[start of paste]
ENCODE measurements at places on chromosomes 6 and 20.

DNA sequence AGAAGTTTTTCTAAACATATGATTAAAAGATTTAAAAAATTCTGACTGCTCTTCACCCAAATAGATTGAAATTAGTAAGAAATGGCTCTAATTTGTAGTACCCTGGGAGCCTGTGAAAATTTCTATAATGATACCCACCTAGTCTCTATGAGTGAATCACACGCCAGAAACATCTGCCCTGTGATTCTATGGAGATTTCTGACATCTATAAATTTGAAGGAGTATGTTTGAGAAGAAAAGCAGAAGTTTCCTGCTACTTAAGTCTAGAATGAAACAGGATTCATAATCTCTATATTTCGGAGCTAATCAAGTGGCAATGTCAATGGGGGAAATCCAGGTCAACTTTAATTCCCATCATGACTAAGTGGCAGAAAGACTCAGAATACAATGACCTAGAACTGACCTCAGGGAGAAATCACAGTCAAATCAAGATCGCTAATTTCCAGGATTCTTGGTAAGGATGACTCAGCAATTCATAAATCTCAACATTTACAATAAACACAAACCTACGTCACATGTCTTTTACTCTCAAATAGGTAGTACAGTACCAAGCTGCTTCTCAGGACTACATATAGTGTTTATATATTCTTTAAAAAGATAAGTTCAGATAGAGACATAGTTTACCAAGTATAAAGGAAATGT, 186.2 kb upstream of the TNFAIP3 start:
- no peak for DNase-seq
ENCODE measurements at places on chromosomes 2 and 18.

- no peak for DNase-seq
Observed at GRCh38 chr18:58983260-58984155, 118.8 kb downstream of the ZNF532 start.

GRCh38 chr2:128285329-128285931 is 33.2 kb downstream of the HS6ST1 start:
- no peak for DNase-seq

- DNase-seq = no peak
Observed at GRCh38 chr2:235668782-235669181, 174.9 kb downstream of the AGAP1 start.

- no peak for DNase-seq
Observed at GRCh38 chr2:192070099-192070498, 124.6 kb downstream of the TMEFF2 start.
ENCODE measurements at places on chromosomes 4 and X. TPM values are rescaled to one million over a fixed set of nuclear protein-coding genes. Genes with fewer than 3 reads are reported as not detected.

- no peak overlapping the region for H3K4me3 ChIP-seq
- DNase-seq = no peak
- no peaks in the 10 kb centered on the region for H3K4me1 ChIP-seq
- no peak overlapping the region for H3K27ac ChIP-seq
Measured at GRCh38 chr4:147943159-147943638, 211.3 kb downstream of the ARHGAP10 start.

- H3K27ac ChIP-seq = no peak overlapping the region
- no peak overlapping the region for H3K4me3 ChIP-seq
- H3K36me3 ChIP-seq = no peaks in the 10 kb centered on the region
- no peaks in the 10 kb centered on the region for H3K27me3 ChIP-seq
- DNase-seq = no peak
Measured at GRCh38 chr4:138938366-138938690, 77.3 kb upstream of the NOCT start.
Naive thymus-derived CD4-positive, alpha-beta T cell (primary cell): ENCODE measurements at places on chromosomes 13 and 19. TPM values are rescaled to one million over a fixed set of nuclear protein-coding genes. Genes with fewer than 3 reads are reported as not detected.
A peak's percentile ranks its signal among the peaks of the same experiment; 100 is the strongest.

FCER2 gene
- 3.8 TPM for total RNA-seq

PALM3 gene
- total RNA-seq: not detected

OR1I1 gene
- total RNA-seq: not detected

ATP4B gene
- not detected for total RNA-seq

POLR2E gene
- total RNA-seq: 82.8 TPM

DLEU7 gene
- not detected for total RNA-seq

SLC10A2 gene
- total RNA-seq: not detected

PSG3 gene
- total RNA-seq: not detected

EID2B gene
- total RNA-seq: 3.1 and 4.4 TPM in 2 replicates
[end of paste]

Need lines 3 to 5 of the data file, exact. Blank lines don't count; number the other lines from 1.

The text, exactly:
- no peak for DNase-seq
ENCODE measurements at places on chromosomes 2 and 18.

- no peak for DNase-seq